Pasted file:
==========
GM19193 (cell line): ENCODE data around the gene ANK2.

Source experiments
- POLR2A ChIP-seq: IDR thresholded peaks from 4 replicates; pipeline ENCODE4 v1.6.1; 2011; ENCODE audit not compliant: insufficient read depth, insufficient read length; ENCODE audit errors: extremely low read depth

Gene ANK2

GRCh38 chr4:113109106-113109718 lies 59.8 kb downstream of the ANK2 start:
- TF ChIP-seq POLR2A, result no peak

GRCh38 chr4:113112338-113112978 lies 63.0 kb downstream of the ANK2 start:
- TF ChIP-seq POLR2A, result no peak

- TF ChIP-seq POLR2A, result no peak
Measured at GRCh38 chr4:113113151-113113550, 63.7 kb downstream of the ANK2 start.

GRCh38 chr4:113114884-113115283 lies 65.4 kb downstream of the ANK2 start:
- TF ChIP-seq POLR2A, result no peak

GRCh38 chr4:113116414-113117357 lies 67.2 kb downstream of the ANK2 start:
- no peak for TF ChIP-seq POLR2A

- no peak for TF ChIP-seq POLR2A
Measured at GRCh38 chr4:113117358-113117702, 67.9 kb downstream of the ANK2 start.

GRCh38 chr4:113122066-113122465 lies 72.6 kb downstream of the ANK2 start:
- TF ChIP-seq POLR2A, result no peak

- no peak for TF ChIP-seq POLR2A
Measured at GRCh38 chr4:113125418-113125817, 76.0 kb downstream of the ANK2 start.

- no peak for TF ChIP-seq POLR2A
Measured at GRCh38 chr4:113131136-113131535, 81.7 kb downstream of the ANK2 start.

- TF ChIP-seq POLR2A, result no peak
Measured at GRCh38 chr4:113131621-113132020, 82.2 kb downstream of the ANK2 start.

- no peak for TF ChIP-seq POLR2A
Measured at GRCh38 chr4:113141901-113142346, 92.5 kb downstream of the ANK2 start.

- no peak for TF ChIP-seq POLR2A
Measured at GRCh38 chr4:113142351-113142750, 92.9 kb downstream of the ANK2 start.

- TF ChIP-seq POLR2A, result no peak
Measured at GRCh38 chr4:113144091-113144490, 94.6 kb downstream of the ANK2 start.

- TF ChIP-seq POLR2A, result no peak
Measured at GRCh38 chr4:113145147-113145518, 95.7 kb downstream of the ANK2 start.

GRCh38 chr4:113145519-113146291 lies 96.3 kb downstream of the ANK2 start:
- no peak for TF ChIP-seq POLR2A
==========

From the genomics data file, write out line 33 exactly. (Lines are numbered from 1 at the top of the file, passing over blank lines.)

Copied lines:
GRCh38 chr4:113145519-113146291 lies 96.3 kb downstream of the ANK2 start: